Lead, lead, lead!
About Volney Warner
General Volney Warner served in the United States Army for over thirty years as staff officer and commander from an infantry platoon in the 24th Division in Korea through the XVIII Airborne Corps at Fort Bragg. He enlisted in the Navy in 1944, then was transferred to the Army the following year upon receiving an alternate appointment from South Dakota to the United States Military Academy at West Point. He graduated from the United States Military Academy at West Point, New York, in 1950 and was commissioned a second lieutenant in the Infantry. Almost immediately after graduation he was ordered to Korea, where he served in combat as an Infantry platoon leader in "L" Company of the 21st Infantry Regiment, 24th Infantry Division.
Warner was reassigned to Europe in 1953, where he served as a company commander and battalion staff officer in Trieste, Italy, Austria, and West Germany. Following attendance at the U.S. Marine Corps Advanced Course in Quantico, Virginia, Warner served a tour of duty at West Point as an instructor in the Department of Psychology and Leadership, after earning a Master of Arts Degree in Psychology from Vanderbilt University in 1959. His military education includes the Command and General Staff College in 1963, Armed Forces Staff College in 1965, and the National War College in 1969.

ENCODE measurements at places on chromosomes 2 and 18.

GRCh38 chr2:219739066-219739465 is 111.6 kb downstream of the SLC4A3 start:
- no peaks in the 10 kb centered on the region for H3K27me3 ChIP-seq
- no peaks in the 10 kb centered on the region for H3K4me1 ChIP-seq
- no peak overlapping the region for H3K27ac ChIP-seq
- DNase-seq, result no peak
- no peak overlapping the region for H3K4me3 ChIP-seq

In 1963, Warner was reassigned as a Province Senior Advisor in South Vietnam. After returning from Vietnam in 1965, he served in a variety of positions in Washington, D.C., to include duty as the Military Assistant to the Special Assistant to the President for Vietnam Affairs. After earning a Masters of Science in International Relations from George Washington University in 1969, Warner assumed command of the 3rd Brigade, 4th Infantry Division. Returning to the Pentagon in 1970, Warner served as the Executive Officer and Senior Aide to the Army Chief of Staff.